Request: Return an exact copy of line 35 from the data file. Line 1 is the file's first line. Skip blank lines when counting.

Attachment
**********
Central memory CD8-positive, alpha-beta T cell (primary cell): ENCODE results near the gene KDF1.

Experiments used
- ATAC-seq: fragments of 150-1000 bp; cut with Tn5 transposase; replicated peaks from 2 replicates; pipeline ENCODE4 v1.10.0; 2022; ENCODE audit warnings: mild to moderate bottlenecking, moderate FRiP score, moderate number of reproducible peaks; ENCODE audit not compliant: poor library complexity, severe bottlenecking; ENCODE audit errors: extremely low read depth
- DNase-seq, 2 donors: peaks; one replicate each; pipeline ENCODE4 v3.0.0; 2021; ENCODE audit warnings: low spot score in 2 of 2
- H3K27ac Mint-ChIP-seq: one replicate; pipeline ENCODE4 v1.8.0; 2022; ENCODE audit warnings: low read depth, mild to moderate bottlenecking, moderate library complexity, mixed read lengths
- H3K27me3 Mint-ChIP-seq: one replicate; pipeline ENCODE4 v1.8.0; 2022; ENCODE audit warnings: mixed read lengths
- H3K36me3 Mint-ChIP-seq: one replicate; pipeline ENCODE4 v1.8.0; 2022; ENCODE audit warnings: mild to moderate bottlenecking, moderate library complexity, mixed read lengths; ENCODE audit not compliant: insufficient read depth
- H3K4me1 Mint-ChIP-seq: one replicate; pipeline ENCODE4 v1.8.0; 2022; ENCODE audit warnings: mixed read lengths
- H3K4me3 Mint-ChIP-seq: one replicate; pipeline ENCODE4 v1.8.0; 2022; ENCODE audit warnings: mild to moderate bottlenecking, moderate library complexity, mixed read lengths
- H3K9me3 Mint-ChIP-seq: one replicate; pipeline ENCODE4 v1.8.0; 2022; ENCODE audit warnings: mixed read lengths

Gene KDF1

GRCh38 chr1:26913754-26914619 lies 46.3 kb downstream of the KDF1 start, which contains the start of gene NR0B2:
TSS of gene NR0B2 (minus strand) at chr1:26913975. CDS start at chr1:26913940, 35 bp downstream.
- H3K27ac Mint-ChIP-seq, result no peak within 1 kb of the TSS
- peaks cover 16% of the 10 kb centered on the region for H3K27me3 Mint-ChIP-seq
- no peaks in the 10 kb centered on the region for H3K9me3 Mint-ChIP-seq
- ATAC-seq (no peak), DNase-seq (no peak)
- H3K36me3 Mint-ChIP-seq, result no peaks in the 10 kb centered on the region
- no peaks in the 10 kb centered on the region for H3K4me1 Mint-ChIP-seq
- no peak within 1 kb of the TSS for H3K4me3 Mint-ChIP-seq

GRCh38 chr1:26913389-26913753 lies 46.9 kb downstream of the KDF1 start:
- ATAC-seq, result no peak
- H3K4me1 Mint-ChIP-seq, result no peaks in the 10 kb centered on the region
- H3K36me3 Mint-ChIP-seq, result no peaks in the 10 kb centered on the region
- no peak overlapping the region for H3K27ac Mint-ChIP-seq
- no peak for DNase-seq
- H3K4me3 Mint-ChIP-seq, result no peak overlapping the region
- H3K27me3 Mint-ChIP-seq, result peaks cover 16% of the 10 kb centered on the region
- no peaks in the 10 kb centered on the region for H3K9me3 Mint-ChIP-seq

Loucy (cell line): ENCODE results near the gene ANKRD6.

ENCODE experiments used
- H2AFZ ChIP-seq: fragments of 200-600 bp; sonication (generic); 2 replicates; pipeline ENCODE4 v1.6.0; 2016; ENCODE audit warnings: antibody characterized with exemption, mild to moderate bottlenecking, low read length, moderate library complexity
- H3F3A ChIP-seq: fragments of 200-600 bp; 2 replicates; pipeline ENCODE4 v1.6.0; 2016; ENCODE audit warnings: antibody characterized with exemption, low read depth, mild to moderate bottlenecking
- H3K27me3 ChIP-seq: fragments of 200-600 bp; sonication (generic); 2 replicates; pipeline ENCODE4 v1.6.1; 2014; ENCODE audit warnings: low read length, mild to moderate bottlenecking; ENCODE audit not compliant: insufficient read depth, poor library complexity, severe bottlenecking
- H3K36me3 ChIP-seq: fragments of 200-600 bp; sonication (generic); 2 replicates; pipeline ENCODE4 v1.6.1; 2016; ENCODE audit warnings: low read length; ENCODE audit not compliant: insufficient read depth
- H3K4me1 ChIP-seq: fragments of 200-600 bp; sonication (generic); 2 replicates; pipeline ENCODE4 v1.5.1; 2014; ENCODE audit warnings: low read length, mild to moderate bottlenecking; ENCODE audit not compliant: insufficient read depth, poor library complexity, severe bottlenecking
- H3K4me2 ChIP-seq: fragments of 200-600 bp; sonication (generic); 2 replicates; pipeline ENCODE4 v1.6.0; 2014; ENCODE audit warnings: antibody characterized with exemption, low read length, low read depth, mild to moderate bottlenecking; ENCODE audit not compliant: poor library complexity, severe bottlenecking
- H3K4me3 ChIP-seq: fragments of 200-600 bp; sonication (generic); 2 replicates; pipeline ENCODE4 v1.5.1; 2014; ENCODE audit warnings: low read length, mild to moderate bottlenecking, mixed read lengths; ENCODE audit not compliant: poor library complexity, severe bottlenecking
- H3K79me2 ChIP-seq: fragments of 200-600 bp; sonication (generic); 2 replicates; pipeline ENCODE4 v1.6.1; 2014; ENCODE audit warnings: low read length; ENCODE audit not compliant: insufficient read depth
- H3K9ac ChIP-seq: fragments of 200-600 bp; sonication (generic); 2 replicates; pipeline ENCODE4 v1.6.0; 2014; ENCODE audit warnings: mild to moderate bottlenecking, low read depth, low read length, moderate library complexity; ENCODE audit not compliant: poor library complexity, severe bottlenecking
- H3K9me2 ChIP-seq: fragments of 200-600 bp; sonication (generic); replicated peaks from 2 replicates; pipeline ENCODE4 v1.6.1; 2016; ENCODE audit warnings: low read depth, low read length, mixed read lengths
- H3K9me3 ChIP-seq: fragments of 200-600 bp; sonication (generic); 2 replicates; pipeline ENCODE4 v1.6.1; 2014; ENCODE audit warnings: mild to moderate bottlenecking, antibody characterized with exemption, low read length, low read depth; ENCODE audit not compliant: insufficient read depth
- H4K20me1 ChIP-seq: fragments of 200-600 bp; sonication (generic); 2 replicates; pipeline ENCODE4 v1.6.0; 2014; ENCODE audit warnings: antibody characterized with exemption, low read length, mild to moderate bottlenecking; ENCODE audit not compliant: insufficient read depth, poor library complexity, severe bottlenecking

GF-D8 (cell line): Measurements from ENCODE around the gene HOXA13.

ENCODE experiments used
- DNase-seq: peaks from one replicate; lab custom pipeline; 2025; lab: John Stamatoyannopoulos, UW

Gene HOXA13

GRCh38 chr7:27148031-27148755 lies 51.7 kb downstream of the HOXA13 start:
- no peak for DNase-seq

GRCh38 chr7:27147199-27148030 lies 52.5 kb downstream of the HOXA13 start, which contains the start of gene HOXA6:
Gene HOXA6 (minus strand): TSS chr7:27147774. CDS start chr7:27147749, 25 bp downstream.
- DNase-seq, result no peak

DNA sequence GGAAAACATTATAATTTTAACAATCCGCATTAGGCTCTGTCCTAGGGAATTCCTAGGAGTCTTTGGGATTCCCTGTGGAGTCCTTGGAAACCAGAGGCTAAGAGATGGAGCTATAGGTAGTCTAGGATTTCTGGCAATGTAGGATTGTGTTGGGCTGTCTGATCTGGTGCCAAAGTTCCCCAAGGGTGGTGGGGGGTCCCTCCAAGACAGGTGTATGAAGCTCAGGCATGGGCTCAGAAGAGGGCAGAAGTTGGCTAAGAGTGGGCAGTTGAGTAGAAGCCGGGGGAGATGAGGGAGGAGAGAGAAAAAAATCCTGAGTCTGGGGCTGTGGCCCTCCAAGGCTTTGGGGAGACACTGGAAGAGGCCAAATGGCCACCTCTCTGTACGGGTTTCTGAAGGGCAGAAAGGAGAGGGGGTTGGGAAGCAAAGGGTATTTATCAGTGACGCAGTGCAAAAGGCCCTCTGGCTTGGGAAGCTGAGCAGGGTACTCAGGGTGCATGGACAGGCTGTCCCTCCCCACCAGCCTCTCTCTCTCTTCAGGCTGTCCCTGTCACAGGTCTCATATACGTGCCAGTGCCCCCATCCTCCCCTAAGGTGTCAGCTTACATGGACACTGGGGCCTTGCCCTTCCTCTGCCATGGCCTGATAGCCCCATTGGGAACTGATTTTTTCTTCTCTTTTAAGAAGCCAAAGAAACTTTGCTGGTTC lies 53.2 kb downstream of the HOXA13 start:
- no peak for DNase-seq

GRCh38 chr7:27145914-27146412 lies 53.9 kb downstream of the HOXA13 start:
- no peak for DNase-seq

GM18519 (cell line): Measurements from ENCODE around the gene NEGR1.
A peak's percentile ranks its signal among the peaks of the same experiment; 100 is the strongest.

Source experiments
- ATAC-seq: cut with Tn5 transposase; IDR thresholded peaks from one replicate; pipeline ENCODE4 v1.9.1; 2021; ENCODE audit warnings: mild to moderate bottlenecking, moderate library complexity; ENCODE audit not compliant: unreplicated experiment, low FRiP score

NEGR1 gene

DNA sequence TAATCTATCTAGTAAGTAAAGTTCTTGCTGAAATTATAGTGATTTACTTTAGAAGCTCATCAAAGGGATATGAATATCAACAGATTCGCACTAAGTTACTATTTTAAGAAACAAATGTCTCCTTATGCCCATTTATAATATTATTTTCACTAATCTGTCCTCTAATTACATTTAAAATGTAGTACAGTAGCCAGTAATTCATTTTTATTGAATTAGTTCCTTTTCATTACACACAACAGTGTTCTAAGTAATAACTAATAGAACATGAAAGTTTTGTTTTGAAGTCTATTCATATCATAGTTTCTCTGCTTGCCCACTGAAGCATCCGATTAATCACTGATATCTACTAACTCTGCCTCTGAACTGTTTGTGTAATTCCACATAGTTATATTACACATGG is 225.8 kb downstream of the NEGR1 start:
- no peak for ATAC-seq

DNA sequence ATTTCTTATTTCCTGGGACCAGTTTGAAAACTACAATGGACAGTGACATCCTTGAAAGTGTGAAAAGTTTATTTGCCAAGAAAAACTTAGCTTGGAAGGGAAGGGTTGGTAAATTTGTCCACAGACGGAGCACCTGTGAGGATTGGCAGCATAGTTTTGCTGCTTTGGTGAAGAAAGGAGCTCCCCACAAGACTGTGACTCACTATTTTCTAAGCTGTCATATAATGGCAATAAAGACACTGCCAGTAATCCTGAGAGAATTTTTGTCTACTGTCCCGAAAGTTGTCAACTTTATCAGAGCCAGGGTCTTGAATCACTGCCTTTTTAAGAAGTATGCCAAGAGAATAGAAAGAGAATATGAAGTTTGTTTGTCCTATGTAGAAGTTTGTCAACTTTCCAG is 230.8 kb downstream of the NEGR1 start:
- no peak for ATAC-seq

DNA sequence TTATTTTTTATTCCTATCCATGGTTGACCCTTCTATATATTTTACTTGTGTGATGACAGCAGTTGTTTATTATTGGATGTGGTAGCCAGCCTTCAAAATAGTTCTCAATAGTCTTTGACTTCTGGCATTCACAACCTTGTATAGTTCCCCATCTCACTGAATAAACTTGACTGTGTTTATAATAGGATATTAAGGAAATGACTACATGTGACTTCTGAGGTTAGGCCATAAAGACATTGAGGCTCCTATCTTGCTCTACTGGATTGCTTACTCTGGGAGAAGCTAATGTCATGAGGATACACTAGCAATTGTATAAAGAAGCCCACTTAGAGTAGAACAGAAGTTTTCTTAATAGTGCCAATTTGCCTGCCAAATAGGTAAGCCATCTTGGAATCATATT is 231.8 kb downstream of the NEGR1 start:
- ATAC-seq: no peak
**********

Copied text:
- H3K36me3 ChIP-seq: fragments of 200-600 bp; sonication (generic); 2 replicates; pipeline ENCODE4 v1.6.1; 2016; ENCODE audit warnings: low read length; ENCODE audit not compliant: insufficient read depth